Q&A

To even the playing field for low-income kids, start with these brain-based skills

PHOTO: Megan Mangrum

The achievement gap between low-income and high-income kids is a pernicious problem in American education — often illustrated by gloomy charts showing wide gulfs in achievement between students from different demographic groups.

But the problem runs deeper than lagging math and reading skills, says a Minnesota-based researcher who visited Denver on Tuesday for an annual lecture hosted by the University of Denver’s Marsico Institute for Early Learning and Literacy.

It starts with a different set of skills — things like self-control and concentration — known collectively as executive function, said Stephanie Carlson, a professor at the University of Minnesota’s Institute of Child Development.

Chalkbeat sat down with Carlson after lunch on Tuesday to talk about why executive function is so important, what happens when young children struggle with it and how parents, educators and policy-makers can help them. This interview has been edited for length and clarity.

Stephanie Carlson
Stephanie Carlson

How did you get into research focused on young children?
I was in fifth grade and I happened to pick up this book called “Dibs in Search of Self” by Virginia Axline. It was about play therapy with a boy with what today would be called Asperger’s Syndrome. It was a case study. I read it and I never looked back. I said, “That’s what I want to do. I want to do play therapy with kids.” Now, I study play as part of this executive function stuff.

Can you give me a one sentence definition of executive function?
Executive function refers to the brain-based skills that make it possible for us to pay attention, remember our goals, control our impulses, to delay gratification and to think flexibly.

What does executive function have to do with the achievement gap?
Difficulties with executive function really set kids up to fail in school. We also have learned that children growing up in poverty have poor executive function skills. You put these two things together and you have children (who are) unlikely to do well at school because they’re not arriving with these foundational skills in place.

My students and I look at ways to address executive function deficits in early childhood, especially (for) children in low-income circumstances, as one way to try to address and diminish the achievement gap.

Is this conversation about the role of executive function in the achievement gap happening among superintendents, principals and frontline educators?
More and more it is happening, but there’s a long way to go. It’s not the first thing that comes to mind when people think of the achievement gap and how to address it.

So, by saying, “Well, it’s low reading skills and it’s low math skills,” that’s basically just redefining the problem. What we try to do is look at the underlying and early developing sources of the achievement gap.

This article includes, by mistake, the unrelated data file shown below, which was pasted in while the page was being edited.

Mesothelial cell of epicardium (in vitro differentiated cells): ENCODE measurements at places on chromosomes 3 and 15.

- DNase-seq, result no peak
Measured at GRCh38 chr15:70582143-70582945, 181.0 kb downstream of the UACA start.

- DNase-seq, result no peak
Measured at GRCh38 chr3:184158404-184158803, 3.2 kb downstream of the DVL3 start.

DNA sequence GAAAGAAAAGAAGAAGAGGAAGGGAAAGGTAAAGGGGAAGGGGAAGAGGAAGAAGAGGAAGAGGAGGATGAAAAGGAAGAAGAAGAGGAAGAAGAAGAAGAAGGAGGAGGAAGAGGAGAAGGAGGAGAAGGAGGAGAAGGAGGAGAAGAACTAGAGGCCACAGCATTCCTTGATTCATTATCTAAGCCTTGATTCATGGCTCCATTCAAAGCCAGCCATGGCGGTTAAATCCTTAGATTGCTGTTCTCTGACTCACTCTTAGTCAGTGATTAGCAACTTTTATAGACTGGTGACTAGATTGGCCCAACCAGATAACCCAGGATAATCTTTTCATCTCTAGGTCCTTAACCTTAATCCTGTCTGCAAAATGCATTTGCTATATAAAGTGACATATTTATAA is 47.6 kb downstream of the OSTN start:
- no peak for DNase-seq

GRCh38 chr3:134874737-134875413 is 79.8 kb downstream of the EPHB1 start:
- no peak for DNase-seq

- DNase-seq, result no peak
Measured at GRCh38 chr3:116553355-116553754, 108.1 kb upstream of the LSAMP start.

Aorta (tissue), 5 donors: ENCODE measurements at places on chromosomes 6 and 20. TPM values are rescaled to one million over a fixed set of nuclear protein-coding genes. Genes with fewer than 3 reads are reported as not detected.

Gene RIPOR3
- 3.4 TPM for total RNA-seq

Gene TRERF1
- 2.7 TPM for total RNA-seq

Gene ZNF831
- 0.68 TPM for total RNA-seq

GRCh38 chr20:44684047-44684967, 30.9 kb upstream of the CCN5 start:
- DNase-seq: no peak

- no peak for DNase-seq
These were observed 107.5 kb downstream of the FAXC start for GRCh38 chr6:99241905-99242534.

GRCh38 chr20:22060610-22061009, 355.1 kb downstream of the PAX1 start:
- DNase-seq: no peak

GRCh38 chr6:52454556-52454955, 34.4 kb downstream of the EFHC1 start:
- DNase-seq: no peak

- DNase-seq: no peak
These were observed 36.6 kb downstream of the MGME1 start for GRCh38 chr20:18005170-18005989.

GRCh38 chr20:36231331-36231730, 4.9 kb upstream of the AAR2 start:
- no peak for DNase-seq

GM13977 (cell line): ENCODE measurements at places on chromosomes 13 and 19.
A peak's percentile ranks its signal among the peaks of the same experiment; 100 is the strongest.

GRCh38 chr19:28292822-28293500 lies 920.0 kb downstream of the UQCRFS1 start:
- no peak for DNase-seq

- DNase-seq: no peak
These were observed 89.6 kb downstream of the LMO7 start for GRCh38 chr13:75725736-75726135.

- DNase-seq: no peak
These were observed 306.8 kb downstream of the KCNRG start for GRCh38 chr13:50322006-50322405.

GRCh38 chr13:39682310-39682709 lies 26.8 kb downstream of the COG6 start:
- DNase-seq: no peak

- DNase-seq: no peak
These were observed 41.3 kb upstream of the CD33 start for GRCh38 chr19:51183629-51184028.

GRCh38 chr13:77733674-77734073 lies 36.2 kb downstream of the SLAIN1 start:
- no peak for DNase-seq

Preschool suspension and expulsion has been a hot topic recently in Colorado. What are the implications of your research for this topic?
Common sense would suggest and I believe research would support that exclusionary discipline is not very effective. When you exclude children from the environment that you’re trying to teach them to be better adapted to, you’re not giving them any opportunity to learn new skills and practice them in that environment. In fact, if anything (you’re) probably making it worse.

I don’t know the extent to which this could happen overnight in Colorado or anywhere else, but (it would help for educators to understand), these are not character problems. They’re not even necessarily severe developmental delays. These are immature executive function skills.

In a child care landscape where many providers are poorly paid and may not be able to obtain higher level degrees or additional training, is asking them to adopt best practices based on executive function research an impossible lift?
It might be…I’ve done some collaboration in China and to be a preschool teacher (there) is very revered and it’s relatively well paid. There’s a really strong education and training system for it.

That was fascinating to me. When a society decides that it’s going to take this seriously and prioritize and value these individuals who are interacting with our kids so many hours a day, that could go a long way toward changing this and having the staff be better prepared to absorb the research and use it.

It’s paternalistic to devalue women’s work and that’s what child care still is treated as in the U.S.

What can parents do to help their kids develop executive function?

Resources for parents
Stephanie Carlson co-founded an organization called Reflection Sciences that offers tips for parents on activities that develop executive function in babies, toddlers and preschoolers.

First things first. Are you providing adequate nutrition, a feeling of safety and security? Are there routines where the environment is somewhat predictable?

Beyond that, when you’re trying to teach your child something or help them perform a task that might be a little bit above the child’s current ability, use this “autonomy supportive” caregiving style. So, that’s where you are not controlling the situation too much, interfering and saying, “You’re taking too long. Let me do this.” Other parents will be laissez-faire, where they might be on their cell phone and letting their child do it completely on his or her own, not picking up on the cues from the child that they need more help.

Then parenting (that supports autonomy) is sort of in between — I mentioned Goldilocks parenting — getting it just right, with just the right amount of support that helps the child feel autonomous: “I did it. My actions matter.”